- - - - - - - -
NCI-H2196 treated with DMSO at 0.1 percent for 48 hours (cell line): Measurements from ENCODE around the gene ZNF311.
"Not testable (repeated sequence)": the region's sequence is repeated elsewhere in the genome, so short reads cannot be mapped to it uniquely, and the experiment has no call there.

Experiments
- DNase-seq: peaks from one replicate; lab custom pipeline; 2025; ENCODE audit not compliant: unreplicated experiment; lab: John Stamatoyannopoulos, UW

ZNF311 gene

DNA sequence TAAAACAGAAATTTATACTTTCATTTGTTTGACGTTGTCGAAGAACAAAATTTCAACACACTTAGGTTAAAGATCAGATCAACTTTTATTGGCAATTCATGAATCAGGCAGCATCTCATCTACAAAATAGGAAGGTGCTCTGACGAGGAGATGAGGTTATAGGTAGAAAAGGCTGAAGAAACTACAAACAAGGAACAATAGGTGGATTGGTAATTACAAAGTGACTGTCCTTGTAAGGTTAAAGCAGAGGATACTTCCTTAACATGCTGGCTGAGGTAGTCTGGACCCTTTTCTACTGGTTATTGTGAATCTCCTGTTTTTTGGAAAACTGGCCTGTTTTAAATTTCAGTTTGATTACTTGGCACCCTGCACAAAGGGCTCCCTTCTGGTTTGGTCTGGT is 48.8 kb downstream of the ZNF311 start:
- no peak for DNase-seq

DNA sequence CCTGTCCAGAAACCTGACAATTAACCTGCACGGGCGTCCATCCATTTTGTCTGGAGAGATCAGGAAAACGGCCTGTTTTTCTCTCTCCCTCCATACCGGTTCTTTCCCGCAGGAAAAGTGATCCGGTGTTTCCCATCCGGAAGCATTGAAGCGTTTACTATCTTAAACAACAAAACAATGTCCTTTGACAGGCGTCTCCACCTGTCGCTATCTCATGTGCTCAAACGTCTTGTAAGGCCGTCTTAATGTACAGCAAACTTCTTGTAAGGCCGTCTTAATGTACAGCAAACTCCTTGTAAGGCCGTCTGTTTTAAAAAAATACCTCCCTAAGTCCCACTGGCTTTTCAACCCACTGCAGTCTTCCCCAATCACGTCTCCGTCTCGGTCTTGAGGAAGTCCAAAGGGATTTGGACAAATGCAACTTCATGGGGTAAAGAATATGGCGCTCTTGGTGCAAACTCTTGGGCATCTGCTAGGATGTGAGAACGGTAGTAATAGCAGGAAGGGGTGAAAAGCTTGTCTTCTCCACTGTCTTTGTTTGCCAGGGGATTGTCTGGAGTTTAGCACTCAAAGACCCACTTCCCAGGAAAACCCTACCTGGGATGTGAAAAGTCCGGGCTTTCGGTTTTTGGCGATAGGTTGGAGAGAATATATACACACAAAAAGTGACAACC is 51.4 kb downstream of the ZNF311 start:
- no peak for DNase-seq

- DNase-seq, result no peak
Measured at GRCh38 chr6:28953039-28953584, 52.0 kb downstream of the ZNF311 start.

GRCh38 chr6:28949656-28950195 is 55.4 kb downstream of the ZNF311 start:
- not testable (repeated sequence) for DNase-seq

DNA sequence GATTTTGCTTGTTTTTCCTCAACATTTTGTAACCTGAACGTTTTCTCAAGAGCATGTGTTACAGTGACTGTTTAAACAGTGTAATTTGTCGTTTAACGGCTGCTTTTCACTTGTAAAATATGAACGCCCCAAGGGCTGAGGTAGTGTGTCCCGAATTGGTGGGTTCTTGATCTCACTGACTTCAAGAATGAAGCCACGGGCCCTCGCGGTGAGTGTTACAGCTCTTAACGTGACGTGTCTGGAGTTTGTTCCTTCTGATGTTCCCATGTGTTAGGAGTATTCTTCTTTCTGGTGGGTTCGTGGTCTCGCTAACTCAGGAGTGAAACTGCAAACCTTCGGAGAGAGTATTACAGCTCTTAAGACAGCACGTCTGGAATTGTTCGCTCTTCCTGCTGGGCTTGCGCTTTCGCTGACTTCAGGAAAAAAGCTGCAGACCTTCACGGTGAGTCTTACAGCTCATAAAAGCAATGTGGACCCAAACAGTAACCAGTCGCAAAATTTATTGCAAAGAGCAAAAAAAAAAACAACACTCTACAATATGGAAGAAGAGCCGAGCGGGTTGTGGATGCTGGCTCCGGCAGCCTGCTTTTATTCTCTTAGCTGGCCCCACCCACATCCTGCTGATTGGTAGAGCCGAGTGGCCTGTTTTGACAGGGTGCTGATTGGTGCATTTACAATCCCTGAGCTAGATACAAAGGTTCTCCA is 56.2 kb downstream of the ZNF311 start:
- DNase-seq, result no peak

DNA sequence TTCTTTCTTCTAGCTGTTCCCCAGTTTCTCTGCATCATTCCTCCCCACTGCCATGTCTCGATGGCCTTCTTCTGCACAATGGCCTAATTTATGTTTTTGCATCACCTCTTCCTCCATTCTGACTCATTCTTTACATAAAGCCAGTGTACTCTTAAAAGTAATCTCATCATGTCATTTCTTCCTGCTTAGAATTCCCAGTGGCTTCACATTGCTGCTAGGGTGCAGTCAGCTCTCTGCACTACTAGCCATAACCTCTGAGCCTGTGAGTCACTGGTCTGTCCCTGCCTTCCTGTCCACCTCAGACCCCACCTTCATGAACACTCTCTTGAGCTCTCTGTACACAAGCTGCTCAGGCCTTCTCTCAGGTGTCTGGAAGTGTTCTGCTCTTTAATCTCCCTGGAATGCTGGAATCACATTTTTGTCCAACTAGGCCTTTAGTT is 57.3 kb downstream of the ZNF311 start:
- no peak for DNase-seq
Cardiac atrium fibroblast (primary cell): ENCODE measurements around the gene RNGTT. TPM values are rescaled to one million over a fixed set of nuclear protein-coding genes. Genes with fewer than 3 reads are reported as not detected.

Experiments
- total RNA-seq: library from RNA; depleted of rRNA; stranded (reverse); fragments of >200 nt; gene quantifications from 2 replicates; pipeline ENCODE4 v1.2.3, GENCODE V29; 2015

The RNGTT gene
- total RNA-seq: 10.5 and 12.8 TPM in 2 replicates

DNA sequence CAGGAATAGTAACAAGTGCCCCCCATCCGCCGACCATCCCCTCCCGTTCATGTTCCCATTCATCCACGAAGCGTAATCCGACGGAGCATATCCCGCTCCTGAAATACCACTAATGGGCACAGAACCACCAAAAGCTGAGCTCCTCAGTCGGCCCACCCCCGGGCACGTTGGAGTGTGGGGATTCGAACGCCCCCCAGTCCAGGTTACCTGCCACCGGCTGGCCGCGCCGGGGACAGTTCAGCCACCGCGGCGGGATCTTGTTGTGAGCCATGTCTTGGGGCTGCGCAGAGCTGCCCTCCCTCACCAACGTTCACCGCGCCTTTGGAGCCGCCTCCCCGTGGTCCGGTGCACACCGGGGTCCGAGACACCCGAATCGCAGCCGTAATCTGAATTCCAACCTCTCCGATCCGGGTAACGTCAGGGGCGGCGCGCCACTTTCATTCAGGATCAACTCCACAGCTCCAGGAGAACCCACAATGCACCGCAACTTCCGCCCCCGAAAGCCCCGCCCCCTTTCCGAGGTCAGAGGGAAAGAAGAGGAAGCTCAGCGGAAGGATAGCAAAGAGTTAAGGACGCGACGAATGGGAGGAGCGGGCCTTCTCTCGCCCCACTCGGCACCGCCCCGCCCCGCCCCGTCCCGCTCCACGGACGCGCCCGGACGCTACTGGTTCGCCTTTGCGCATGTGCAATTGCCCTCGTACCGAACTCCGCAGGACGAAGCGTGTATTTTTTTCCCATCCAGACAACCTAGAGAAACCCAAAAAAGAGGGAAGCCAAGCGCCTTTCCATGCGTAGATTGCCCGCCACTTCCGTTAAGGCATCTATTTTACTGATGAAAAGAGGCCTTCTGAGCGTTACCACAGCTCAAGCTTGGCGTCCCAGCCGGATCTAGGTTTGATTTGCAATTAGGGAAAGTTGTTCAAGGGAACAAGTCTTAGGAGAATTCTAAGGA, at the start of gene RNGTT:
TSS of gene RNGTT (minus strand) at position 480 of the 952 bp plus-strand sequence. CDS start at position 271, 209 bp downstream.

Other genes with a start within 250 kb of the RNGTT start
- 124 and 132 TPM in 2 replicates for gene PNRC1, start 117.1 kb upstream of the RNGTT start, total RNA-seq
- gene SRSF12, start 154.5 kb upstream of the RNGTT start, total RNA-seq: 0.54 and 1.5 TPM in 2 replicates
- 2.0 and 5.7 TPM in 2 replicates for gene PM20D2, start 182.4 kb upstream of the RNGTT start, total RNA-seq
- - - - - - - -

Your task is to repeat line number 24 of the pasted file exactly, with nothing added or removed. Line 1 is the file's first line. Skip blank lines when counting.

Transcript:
TSS of gene RNGTT (minus strand) at position 480 of the 952 bp plus-strand sequence. CDS start at position 271, 209 bp downstream.